Sports

Fire on Ice

The story of an IHL Bad Boy turned high- intensity coach.

by Jason Heller

he Memphis RiverKings have undergone a drastic change in the past month. A change in attitude, playing style, and subsequently, a vast improvement in their win-loss record. These changes can be attributed to one man: new head coach Kevin Evans.

Evans ended his 14-year playing career in 1997. After playing in seven different leagues, and for 10 different teams (including brief stints with the San Jose Sharks and the Minnesota North Stars of the NHL), the former terror of the IHL decided enough was enough. In those 14 seasons, the left wing played in 854 games, amassing 5,147 penalty minutes (an average of 6.03 per game). He still holds an IHL record for most penalty minutes in a season; a mark set in the ’86-’87 campaign when he played 73 games and tallied 648 minutes in the box.

PHOTO BY ROY CAJERO

The coach as a player: Evans still holds the IHL record for most penalty minutes in a season

Coach Evans has brought his frantic, physical style of play to the RiverKings. Prior to his hiring, Memphis suffered a 14-game winless streak (0-13-1) that stretched from November 21st to January 3rd. Since Evans took over for Herb Boxer, the RiverKings have posted a 7-7-1 record through February 13th.

A 6-1 pounding of Eastern Division leaders Nashville this past Friday night at the Mid-South Coliseum was indicative of the new, aggressive RiverKings’ style. On defense, players like recently acquired right-wingers Bob Westerby and Eric Preston patrol the zone searching for unsuspecting opponents to drill. On offense, the team as a whole has played with a higher level of confidence and a more aggressive style; attacking the net at every opportunity.

Sharp-shooter Derek Grant has benefited from the increased scoring. Grant established a new franchise record for most career goals (87) last weekend.

“When guys go out there and start sticking up for each other, even though they’re not the biggest guys on the ice, it shows a lot for their character,” Grant says. “That’s the way I like to play. I like to stick up for the rest of my teammates. That’s what they’re doing; it gives them more confidence with the puck.”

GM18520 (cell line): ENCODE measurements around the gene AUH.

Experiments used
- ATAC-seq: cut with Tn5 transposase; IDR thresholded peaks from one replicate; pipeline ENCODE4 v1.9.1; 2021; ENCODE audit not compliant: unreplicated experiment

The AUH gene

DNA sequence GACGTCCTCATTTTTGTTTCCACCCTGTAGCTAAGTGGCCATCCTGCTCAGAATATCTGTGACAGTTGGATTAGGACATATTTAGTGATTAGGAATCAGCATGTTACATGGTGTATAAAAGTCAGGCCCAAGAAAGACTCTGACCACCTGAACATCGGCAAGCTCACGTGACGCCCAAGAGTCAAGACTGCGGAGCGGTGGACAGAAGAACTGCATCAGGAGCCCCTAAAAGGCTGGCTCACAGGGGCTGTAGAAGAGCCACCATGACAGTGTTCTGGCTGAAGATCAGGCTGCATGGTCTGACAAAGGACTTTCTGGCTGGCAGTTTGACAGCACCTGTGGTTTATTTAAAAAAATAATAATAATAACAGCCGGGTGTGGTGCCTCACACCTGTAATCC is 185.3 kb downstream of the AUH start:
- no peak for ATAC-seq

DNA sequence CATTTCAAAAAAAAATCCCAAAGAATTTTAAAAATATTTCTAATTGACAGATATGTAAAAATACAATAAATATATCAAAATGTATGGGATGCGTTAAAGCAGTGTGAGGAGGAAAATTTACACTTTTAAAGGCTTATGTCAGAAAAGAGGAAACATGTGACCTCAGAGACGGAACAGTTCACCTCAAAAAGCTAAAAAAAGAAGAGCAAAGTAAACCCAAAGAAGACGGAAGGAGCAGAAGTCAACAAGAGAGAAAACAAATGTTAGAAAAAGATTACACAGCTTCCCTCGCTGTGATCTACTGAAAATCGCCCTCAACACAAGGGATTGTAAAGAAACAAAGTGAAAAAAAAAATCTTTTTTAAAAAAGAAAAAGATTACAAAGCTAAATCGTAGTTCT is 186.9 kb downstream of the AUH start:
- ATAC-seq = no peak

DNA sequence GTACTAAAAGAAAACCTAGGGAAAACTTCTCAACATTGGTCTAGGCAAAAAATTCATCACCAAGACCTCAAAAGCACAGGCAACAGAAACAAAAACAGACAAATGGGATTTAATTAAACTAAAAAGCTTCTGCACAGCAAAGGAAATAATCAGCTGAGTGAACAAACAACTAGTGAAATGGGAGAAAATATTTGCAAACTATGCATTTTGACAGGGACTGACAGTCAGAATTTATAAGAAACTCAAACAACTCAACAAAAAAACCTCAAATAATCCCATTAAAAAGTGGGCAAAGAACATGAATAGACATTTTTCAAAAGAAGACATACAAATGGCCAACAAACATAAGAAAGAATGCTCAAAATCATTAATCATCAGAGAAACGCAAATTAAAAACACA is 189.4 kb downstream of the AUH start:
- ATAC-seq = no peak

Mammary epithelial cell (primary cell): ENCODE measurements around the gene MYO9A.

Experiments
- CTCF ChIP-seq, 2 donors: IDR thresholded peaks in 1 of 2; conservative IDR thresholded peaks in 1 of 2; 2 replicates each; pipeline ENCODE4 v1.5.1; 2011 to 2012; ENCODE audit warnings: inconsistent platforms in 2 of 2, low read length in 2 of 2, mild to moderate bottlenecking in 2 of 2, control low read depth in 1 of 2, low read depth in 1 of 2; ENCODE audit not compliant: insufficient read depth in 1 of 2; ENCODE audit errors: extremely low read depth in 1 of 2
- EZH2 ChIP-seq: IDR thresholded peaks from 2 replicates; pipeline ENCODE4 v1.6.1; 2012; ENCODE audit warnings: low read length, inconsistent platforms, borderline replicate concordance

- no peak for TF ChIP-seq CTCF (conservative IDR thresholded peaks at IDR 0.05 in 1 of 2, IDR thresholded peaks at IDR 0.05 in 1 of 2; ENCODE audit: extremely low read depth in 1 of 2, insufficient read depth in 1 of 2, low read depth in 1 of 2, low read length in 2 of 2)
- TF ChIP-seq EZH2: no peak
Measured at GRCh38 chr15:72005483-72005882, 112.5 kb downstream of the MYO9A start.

Coach Evans believes that by being more physically intimidating, the team will be able to wear down opponents. Against the Ice Flyers the RiverKings took a 2-0 lead into the third, and after 40 minutes of abuse, Nashville seemed to give in, allowing four goals in the final period.

Despite several big hitters on the team (Trent Gleason, Alexei Budayev, and Patrick Clement), the front office went after Westerby to play the role of team enforcer. In 12 games with the RiverKings, Westerby has been whistled for 92 penalty minutes (an average of 7.67 per game). These numbers are even higher than those his coach put up during his playing days.

“Kevin just wants me to do my job. I’m a physical player and I have to be physical to be effective on the ice. I have to go out there and hit people,” Westerby said after turning in a performance that included one goal, seven PIM (five minutes for fighting), and numerous checks that landed various Ice Flyers on their backs.

With around 20 games left in the regular season, the RiverKings are pushing for an improved playoff position. That’s an important point. If the playoffs began today, Memphis would have to play Oklahoma City (CHL’s top team) in the first round.

With the newly found intensity, Evans believes his team will continue to improve. “I think they’ve always had it in them; the problem is getting it out of them,” he says. “They’re all getting a little more into it, and hopefully as the rest of the season goes on and the guys see how well they can play, it will lead into the playoffs.”

One reason the ’Kings made the coaching change was because they felt the team had grown boring under Boxer. With the different attitude and increasingly physical style of play, this team is far from boring. Now if they could just catch Tulsa in the standings … . n


This Week's Issue | Home